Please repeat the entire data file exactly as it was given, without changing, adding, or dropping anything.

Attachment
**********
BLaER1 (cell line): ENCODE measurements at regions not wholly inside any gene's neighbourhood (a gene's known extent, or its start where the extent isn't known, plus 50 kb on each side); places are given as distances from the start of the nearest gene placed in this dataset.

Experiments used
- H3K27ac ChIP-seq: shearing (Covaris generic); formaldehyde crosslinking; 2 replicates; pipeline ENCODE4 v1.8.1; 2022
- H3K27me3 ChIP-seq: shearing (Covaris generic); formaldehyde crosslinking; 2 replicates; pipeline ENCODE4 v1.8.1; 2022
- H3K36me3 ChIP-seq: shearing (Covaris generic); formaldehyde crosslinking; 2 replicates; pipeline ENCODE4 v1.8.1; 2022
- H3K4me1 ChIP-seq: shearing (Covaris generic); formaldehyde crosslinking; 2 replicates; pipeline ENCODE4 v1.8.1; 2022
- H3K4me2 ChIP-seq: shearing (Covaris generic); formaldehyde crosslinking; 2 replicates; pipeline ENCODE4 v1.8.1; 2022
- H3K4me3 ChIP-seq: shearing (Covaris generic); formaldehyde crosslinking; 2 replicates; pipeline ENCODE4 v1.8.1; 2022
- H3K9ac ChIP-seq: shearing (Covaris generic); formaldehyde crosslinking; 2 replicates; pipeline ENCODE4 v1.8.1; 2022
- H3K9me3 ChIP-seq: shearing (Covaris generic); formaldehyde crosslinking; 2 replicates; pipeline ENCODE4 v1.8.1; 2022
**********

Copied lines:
BLaER1 (cell line): ENCODE measurements at regions not wholly inside any gene's neighbourhood (a gene's known extent, or its start where the extent isn't known, plus 50 kb on each side); places are given as distances from the start of the nearest gene placed in this dataset.

Experiments used
- H3K27ac ChIP-seq: shearing (Covaris generic); formaldehyde crosslinking; 2 replicates; pipeline ENCODE4 v1.8.1; 2022
- H3K27me3 ChIP-seq: shearing (Covaris generic); formaldehyde crosslinking; 2 replicates; pipeline ENCODE4 v1.8.1; 2022
- H3K36me3 ChIP-seq: shearing (Covaris generic); formaldehyde crosslinking; 2 replicates; pipeline ENCODE4 v1.8.1; 2022
- H3K4me1 ChIP-seq: shearing (Covaris generic); formaldehyde crosslinking; 2 replicates; pipeline ENCODE4 v1.8.1; 2022
- H3K4me2 ChIP-seq: shearing (Covaris generic); formaldehyde crosslinking; 2 replicates; pipeline ENCODE4 v1.8.1; 2022
- H3K4me3 ChIP-seq: shearing (Covaris generic); formaldehyde crosslinking; 2 replicates; pipeline ENCODE4 v1.8.1; 2022
- H3K9ac ChIP-seq: shearing (Covaris generic); formaldehyde crosslinking; 2 replicates; pipeline ENCODE4 v1.8.1; 2022
- H3K9me3 ChIP-seq: shearing (Covaris generic); formaldehyde crosslinking; 2 replicates; pipeline ENCODE4 v1.8.1; 2022